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Crews battle 70 fires across Tasmania

A rapidly growing fire at Lake McKenzie that could threaten homes and bushwalkers is worrying Tasmanian firefighters as about 70 fires burn across the state.

韩国半永久纹眉

The fire in Tasmania’s north has more than tripled to 7000 hectares since starting only two days ago in hot and dry conditions.

Tasmanian Fire Service regional fire controller Steve Richardson said Thursday’s weather was making conditions particularly difficult for firefighters.

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“If it comes down off the plateau in any sort of hurry, it could throw a lot of ash and embers causing spot fires,” he told AAP on Thursday.

Firefighters are also battling large blazes in the same region at Patons Road, February Plains and Cradle Mountain.

They’re aiming to protect homes and bushwalkers, while the region is also a world-renowned hiking area and holds some Hydro Tasmania electricity assets.

The fire service, Parks and Wildlife and Forestry have been sweeping the area to get bushwalkers and people fishing out of there, Mr Richardson said, with some tracks closed.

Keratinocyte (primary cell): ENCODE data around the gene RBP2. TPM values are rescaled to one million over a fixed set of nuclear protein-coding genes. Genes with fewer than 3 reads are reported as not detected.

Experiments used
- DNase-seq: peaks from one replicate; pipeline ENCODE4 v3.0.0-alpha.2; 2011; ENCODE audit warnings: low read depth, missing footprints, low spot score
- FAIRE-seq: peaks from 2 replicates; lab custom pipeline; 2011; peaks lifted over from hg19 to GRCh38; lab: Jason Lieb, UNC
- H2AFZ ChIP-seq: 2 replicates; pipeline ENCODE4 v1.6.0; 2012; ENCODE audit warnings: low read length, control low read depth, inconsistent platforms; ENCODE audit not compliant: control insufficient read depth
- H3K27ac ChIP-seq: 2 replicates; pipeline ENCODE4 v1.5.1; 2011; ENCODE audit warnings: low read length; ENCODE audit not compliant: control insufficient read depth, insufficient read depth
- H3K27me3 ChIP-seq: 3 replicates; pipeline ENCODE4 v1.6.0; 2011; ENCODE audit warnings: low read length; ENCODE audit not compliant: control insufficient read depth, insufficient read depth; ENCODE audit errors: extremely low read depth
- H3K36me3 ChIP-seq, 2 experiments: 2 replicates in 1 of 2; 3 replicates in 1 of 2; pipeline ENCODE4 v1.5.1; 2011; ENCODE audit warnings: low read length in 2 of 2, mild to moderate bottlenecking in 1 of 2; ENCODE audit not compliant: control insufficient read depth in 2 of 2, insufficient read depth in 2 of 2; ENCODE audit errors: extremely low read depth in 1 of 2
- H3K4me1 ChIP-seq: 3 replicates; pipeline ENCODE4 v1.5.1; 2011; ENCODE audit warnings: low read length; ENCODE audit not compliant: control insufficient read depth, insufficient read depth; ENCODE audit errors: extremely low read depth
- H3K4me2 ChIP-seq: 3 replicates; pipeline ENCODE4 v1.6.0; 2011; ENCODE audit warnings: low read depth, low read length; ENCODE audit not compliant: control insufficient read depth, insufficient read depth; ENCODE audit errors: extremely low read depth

The towns considered most under threat if the fires keep growing include northern towns Mayberry, Mole Creek, Caveside, Dairy Plains and Meander.

Mr Richardson said tall timbers and very dry air were making firefighting tough.

“Combined with active fire behaviour (it) makes it extremely difficult for our crews to undertake any form of direct attack on the fires,” he said.

Of the 70 fires across the state, 60 are in the northwest – including the largest at 16,000ha – while 44 are out of control with many too dangerous and inaccessible to tackle.

A total fire ban has been declared on Thursday for the northwest including Launceston, Devonport, King Island, the west coast and northern midlands where temperatures are due to reach beyond 30C.

The weather is expected to be warm but more favourable for firefighters in the next few days.

“Over the next few days, houses are defendable providing you are well prepared,” said a Tasmania Fire Service spokesman.

“If you are not prepared or your home is not prepared, the only way we can guarantee your safety is not be in those fire-affected areas.”